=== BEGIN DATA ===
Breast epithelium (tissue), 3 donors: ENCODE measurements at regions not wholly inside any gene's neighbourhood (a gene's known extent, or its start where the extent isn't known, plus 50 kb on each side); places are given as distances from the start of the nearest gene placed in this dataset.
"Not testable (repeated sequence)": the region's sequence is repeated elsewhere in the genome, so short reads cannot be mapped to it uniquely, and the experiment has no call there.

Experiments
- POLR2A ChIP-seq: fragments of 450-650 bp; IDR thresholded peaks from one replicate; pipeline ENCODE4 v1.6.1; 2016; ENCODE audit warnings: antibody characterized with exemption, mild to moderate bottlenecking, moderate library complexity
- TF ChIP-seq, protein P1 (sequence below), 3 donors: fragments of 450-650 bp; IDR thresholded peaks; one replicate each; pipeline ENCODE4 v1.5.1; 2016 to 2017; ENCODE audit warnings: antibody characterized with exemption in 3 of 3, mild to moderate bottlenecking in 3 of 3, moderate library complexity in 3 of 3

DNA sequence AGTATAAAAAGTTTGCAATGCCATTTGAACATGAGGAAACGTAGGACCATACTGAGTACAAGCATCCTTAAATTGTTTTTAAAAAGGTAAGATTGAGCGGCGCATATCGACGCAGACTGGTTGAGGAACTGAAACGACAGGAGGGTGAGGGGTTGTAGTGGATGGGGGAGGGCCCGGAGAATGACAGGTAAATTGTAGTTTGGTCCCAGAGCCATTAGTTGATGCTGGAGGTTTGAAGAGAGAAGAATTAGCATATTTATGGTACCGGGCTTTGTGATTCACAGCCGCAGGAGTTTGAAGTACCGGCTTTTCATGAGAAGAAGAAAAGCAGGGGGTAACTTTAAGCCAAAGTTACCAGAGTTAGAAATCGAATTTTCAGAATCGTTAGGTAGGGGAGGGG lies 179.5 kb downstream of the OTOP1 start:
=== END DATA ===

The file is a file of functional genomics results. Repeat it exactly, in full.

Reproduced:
Breast epithelium (tissue), 3 donors: ENCODE measurements at regions not wholly inside any gene's neighbourhood (a gene's known extent, or its start where the extent isn't known, plus 50 kb on each side); places are given as distances from the start of the nearest gene placed in this dataset.
"Not testable (repeated sequence)": the region's sequence is repeated elsewhere in the genome, so short reads cannot be mapped to it uniquely, and the experiment has no call there.

Experiments
- POLR2A ChIP-seq: fragments of 450-650 bp; IDR thresholded peaks from one replicate; pipeline ENCODE4 v1.6.1; 2016; ENCODE audit warnings: antibody characterized with exemption, mild to moderate bottlenecking, moderate library complexity
- TF ChIP-seq, protein P1 (sequence below), 3 donors: fragments of 450-650 bp; IDR thresholded peaks; one replicate each; pipeline ENCODE4 v1.5.1; 2016 to 2017; ENCODE audit warnings: antibody characterized with exemption in 3 of 3, mild to moderate bottlenecking in 3 of 3, moderate library complexity in 3 of 3

DNA sequence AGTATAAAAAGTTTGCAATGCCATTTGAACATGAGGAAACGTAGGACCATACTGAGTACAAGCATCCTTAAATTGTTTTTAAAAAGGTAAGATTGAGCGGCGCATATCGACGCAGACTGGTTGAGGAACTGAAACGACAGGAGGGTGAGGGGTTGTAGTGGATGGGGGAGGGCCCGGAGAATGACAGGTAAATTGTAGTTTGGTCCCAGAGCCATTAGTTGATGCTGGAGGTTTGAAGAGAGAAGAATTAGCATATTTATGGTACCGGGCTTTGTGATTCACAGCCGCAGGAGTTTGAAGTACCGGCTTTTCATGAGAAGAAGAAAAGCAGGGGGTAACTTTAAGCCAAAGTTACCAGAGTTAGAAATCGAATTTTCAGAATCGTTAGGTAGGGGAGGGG lies 179.5 kb downstream of the OTOP1 start: